All or Nothing  The Mod Musical Review

York Theatre Royal – until 8 June 2017.  

What a phenomenal show, my hands still hurt from the standing ovation of applause and my cheeks still hurt from smiling at the wonderful finale sing-a-long.

I had no idea of the story or the music of the the Small Faces so it was new territory as I arrived in York for the show.

Directed by Tony McHale and written, directed and starring Carol Harrison All Or Nothing tells the electrifying yet bittersweet tale of Kenney Jones, Ian McLagan, Ronnie Lane and Steve Marriott; four charismatic young kids from East London with humour, attitude, passion and above all talent. They were rocketed into the big time, only to discover the path to fantastic success is paved with exploitation, betrayal and ultimately tragedy as they became the Small Faces.

There is clearly market for mod nostalgia in to which this retelling of the Small Faces rise and fall. There is a deep affection for a band unlucky enough to compete with The Beatles for chart-space. Shunning Lennon and McCartney as “Merseybeat girl music”, the Small Faces brought a new kind of hard-edged R’n’B to Sixties London.

All or Nothing certainly delivers the goods. Cheeky and reverential, it’s aimed at the hard-core fans, the loyal Small Faces fans who lost interest after the departure of Marriott and the arrival of Rod Stewart, and name change to the Faces.

Following on from highlights of Marriott’s teenage years – including allegedly setting fire to his school and starring on the West End in what could have been a promising career, the story follows the formation of the Small Faces in 1965.

The members of the band played by Samuel Pope, Stanton Wright, Josh Maddison, Stefan Edwards  and Joseph Peters are all skilled actor musicians who act out the story and bring the songs of the Small Faces to the performance by playing live as a band throughout. Chris Simmons plays the role of older deceased Steve Marriott (younger Steve played by Samuel Pope) and narrates the story with a fag and drink in his hand.

Simmons’ performance as the older Steve and the guide through the story really stood out as he not only guided us through the story but also moved around the stage as a spirit of the future stepping back into the past, a lovely touch and a joy to watch as the cast didn’t even respond to him on the stage.  Bittersweet and entertaining, the audience were drawn into his charisma whenever he spoke and touched in the sadder scenes towards the end.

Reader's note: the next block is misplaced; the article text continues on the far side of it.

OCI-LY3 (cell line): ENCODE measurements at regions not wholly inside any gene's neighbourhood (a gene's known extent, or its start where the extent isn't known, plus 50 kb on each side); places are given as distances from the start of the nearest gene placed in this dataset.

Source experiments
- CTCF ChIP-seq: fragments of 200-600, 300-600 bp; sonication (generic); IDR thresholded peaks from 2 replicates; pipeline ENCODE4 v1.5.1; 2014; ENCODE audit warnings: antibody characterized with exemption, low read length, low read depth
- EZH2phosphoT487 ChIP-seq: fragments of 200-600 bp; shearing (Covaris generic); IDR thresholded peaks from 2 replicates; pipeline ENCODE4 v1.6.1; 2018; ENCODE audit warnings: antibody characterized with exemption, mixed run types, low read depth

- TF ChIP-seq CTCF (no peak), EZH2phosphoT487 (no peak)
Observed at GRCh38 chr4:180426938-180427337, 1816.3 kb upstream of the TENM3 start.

Honourable mentions have to be singing cameos given to Sophia Benn as Dusty Springfield, and Melissa Brown-Taylor as P P Arnold. And a particular audience favourite in the production was ensemble member Daniel Beales who played Steve’s bumbling father and several iconic roles such as Tony Blackburn and Sonny Bono. He was a crowd favourite that had the audience laughing throughout

Tales of legendary musicians being exploited – their talents milked and abused for the benefit of unscrupulous managers and record label bosses – are as old as the industry itself.  Russell Floyds cigar smoking DonArden shows the cruel side of the music industry with his threat of “I made you and I can break you” hanging over their heads. Yet the fact the Small Faces – one of the most influential bands of the 1960s – received few royalties for their music until 1997 – six years after Marriott died near-penniless in a house fire – remains one of the most unjust and tragic stories of the pop industry.

This show is one of the best I’ve seen, beautiful, poignant and full of heart.  Why this show is not playing to full houses in the West End every night is beyond me.  

On tour around the UK – go and see it now

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